We then analyzed whether and how using protective devices changes things or not. Here too the results have been surprising, and fortunately positive. The mere fact of wearing a mask makes the people around us change their strategy, using social distancing much better and staying further away. This stimulus is purely visual, as it does not depend on the protection factor of the mask. Indeed, using homemade masks which are visually flashy as ineffective (for example made up with sheets of parchment paper) the social distancing increases. In other words, a visual stimulus reminiscent of the presence of the virus slows down our unconscious sociality, causing a distancing reaction and therefore a much safer behavior. Given the constant lack of protective masks, a possible solution is therefore to use homemade (do it yourself) masks: although they do not have any type of filtering protection, they generate protection with the social distancing they create.


By studying the effects of these visual stimuli that "break" our sociability, we have also analyzed the effect of adding another visual stimulus: protective goggles (a device currently not recommended by anyone to the general public). The effect has been remarkable: adding protective goggles generates a powerful extra increase in social distancing, which is added to those generated by normal masks or homemade masks.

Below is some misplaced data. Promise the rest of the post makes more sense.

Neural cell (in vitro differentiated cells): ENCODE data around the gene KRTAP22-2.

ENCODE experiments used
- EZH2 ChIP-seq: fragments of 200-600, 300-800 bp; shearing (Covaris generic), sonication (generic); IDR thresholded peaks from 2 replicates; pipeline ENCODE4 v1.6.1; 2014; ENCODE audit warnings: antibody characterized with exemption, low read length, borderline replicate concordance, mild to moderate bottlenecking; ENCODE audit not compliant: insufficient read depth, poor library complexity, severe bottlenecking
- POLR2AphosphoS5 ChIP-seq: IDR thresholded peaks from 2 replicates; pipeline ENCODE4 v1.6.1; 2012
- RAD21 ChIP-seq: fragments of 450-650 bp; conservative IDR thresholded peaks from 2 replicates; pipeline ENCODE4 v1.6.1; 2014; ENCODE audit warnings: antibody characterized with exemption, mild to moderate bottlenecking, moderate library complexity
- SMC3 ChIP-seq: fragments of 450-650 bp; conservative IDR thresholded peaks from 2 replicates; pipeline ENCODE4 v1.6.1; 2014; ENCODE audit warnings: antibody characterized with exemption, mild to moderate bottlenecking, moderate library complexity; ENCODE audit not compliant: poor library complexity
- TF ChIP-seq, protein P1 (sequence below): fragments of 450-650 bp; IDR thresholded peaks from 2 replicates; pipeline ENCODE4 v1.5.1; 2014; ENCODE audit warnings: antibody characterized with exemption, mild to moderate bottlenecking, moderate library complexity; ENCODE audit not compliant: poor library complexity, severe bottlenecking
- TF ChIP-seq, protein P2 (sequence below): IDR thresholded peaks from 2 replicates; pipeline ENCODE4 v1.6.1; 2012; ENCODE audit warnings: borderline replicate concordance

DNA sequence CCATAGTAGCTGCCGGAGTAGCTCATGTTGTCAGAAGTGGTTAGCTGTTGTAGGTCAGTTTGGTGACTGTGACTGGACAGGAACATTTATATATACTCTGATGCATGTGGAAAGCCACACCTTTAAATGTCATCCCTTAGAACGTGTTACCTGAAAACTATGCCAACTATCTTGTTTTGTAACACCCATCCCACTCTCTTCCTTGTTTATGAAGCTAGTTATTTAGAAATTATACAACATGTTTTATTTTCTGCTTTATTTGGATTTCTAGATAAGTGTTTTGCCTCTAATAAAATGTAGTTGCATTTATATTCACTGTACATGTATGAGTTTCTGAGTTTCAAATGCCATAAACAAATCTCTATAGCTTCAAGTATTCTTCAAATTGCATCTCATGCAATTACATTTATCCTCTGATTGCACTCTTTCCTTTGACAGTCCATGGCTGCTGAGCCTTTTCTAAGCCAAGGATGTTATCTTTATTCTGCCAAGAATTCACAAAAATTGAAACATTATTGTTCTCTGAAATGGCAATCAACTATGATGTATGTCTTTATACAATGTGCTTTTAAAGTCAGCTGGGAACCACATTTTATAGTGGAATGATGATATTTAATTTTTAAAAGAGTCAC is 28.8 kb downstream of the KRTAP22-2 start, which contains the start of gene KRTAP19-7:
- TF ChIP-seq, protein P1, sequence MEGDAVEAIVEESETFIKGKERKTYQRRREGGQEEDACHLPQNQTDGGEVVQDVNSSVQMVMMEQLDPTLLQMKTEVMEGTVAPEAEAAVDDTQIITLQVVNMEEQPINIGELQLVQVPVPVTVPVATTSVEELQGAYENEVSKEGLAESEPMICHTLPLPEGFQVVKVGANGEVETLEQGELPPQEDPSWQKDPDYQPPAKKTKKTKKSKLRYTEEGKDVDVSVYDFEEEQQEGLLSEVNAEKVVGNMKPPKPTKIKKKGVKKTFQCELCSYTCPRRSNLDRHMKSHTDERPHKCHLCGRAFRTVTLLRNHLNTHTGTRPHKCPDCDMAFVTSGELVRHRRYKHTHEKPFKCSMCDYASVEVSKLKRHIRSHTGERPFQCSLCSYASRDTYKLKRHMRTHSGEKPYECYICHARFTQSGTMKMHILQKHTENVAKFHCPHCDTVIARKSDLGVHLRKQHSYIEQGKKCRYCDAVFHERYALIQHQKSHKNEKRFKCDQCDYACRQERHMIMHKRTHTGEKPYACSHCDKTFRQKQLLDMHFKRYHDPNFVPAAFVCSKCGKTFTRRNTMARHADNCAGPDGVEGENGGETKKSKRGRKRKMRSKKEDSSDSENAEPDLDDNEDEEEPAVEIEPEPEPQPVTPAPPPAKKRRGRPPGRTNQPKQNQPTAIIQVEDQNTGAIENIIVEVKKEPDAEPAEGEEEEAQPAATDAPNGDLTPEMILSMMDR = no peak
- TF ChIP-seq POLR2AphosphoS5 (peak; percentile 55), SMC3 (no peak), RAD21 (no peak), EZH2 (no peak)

Laws and Media Campaigns

Finally, we have analyzed the impact of various governmental and regional measures on social distancing, such as the decrees on the division of Italy into red yellow and green areas and the first measures of social distancing (March 1, 2020), as well as the measures taken subsequently (1-meter social distancing extended throughout Italy, up to the complete lockdown), the large media campaign #iorestoacasa ("I stay at home"), the decrees issued by the Veneto region including a strict distance walk rule (max 200 meters from home). All these measures have obviously been very useful to limit encounters between people and spread from the virus: the less people circulate and the less the virus spreads. But what have been the specific effects on social distancing when people have to move, such as for shopping?